Recorded debate: Fakta a perspektiva budoucnosti aneb jak jsme na tom s výukou o klimatické změně (The state of climate change education in schools: why (not) teach about climate change?)

Recorded debate: Fakta a mýty o klimatu (Facts and myths about the climate)

Recorded debate: Fakta a mýty o klimatu (Facts and myths about the climate)

Recorded conference: Změňme klima (Let’s change the climate)

Recorded conference: Změňme klima (Let’s change the climate)

Recorded conference: Není čas KLIM(b)A(t) (There’s no time to rest)

Recorded conference: Není čas KLIM(b)A(t) (There’s no time to rest)

VIDEOS AND DOCUMENTARIES

Documentary films and educational videos on climate change that are factually correct and based on verified information.

Čhadar, cesta po řece (Chaddar – A River between Us)

Chaddar – A River between Us is a documentary including elements of a family drama, an anthropological study, and a psalm for climate change consequences. It was introduced this year at the One World Festival’s Zemětaj (Wonderland) section. The film’s strength is that it isn’t an authoritative talk, which convinces the viewers about one undeniable truth. Instead, it’s a silent and subtle observation of how climate change affects the everyday life of people living in the Himalayas, where the journey from school can turn into a fight for one’s life.

Čhadar, cesta po řece (Chaddar – A River between Us)

Hon za utopií (Journey to Utopia)

How far will you go in the search for a sustainable lifestyle? Journey to Utopia, available on the platform Promítej i ty! observes a family saddened by the climate. They decide to leave their [already very humble and eco-friendly] life in a Norwegian cottage and move to Denmark to join a maximally sustainable community. This relocation, however, won’t be as easy as it seems…

Hon za utopií (Journey to Utopia)

Když už víš (Once You Know)

What do you do once you know that society is heading towards its own collapse? French director Emmanuel Chappelin’s unbelievably complex debut goes beyond facts and questions we already know the answer to. It focuses on a tougher one - how can we prevent this catastrophe? The self-reflective, essayistic documentary tries to find solutions for a seemingly hopeless situation which will impact future generations. Winner of the 2020 Film of the Year and the main prize at the ČZU Film Fest, it is also being presented at the Academia Film Olomouc Festival.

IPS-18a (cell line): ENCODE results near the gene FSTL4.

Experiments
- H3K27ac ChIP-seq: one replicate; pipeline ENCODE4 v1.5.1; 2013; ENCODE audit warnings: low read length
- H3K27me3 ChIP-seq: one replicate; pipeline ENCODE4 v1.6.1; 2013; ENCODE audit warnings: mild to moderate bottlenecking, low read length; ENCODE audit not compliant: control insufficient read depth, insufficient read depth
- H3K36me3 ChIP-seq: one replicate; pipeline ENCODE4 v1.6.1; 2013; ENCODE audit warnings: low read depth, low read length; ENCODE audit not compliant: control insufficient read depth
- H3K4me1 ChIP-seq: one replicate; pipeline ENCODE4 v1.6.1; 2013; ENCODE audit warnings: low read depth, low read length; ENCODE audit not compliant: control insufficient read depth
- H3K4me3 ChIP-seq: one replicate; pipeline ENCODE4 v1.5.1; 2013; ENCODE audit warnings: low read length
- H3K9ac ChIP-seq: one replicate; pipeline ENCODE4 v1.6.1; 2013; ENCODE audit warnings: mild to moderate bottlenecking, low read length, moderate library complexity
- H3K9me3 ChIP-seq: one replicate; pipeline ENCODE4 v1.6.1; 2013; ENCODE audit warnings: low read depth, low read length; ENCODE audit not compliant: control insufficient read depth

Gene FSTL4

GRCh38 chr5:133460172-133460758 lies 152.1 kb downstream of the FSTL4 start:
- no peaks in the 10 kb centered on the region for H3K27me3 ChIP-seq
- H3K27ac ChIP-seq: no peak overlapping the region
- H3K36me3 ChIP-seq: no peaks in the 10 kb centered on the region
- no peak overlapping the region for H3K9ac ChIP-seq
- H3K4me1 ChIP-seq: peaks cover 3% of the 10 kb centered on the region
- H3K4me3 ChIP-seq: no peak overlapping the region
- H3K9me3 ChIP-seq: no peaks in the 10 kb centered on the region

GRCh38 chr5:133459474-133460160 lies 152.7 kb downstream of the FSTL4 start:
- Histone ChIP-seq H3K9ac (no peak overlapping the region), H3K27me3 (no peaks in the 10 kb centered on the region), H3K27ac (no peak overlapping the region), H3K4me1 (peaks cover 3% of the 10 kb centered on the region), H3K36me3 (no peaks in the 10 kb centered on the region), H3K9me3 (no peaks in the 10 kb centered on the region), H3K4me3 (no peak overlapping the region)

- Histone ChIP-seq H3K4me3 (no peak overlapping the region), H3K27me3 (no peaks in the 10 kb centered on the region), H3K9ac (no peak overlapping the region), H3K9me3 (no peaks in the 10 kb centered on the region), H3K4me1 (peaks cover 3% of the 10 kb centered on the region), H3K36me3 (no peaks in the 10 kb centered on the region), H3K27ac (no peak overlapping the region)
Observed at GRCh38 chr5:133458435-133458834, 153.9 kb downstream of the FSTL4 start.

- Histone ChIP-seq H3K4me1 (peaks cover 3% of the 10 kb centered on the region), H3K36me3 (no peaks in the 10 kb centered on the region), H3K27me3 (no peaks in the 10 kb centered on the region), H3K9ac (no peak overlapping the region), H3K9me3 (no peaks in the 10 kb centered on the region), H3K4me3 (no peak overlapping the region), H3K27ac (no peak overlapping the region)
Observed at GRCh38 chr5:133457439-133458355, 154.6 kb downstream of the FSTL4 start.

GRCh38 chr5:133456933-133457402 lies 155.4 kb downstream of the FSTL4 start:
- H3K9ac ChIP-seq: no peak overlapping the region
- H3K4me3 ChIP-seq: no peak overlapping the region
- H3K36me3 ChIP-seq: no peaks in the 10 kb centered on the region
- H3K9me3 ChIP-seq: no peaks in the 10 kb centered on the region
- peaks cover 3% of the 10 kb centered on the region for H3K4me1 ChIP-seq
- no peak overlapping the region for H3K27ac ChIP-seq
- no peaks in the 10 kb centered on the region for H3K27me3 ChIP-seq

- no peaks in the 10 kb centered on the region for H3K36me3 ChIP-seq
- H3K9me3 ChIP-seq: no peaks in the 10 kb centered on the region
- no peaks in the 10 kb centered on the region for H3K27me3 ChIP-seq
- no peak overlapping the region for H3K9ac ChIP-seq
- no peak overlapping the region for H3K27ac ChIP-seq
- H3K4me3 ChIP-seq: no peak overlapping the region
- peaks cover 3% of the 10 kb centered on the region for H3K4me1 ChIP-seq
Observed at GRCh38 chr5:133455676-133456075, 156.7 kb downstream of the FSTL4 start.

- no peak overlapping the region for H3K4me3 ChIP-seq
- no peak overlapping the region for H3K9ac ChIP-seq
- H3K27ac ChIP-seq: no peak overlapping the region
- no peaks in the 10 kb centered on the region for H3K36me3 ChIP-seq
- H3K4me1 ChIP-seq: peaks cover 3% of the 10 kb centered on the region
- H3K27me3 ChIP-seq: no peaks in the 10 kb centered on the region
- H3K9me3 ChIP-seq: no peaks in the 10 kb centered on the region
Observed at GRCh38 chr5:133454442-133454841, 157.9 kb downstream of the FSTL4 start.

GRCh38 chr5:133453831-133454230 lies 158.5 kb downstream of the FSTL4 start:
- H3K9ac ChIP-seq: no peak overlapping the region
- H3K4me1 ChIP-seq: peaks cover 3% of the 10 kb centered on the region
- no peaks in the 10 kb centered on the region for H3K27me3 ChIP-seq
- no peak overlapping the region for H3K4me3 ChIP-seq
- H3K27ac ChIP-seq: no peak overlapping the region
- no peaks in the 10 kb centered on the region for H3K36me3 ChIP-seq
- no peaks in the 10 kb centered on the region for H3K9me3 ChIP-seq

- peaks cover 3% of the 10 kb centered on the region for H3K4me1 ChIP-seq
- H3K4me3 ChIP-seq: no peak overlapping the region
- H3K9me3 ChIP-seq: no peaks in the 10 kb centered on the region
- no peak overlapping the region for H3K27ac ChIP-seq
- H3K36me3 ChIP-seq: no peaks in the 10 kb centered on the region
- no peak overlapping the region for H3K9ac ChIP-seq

Když už víš (Once You Know)

Naše planeta (Our Planet)

In the context of the popularisation of natural sciences, you will hardly find a bigger personality than David Attenborough. His rousing, one-man show, “David Attenborough: A Life on Our Planet”, was viewed worldwide thanks to its distribution by Netflix, but the TV series where it all began is also worth watching. Our Planet is an audio-visual masterpiece consisting of eight episodes, which work with the viewers’ emotions to pass on the important message of the threat of climate change devastation.

Naše planeta (Our Planet)

Co s námi bude (What About Our Future?)

This rousing short film focuses on probably the most medialised component of the fight against climate change - student movements. Contrary to the popular Fridays For Future, it follows the Canadian movement Sustainabiliteens from Vancouver. In 25 minutes, the movements of key members are introduced, and the film offers a first-hand protest experience with its distinctive style, flying camera shots, and catchy music. After watching this documentary, viewers will be inspired to stop what they’re doing and join the student protest movement.

Co s námi bude (What About Our Future?)

Led v ohni (Ice on Fire)

Ice on Fire investigates ways of limiting the amount of carbon entering the atmosphere and how to rid the atmosphere of excessive carbon. Both are necessary for lowering temperature globally, especially if we take into account the real threat of methane.

Led v ohni (Ice on Fire)

ThuleTuvalu

ThuleTuvalu

Krajina v tísni (Environment in Need)

Krajina v tísni (Environment in Need)

The Czech Republic Deals with the Climate (ČT TV show)

The Czech Republic Deals with the Climate (ČT TV show)

The Climate is Changes the Czech Republic (ČT TV show)

The Climate is Changes the Czech Republic (ČT TV show)

ADAPTATION STRATEGIES and toolkits

Information about national adaptation strategies for climate change.

Adaptation of residences for climate change - practical solutions and knowledge exchange

Adaptation of residences for climate change - practical solutions and knowledge exchange

National strategy for the adaptation of homes to climate change

National strategy for the adaptation of homes to climate change

Increasing awareness about adaptation measures for climate change in Czech cities using the experiences of Norway

Increasing awareness about adaptation measures for climate change in Czech cities using the experiences of Norway

KLIMADAPT for municipalities of the Central Bohemian Region

KLIMADAPT for municipalities of the Central Bohemian Region

Implementation of retention and infiltration adaptation measures in Moravia‘s river basin

Implementation of retention and infiltration adaptation measures in Moravia‘s river basin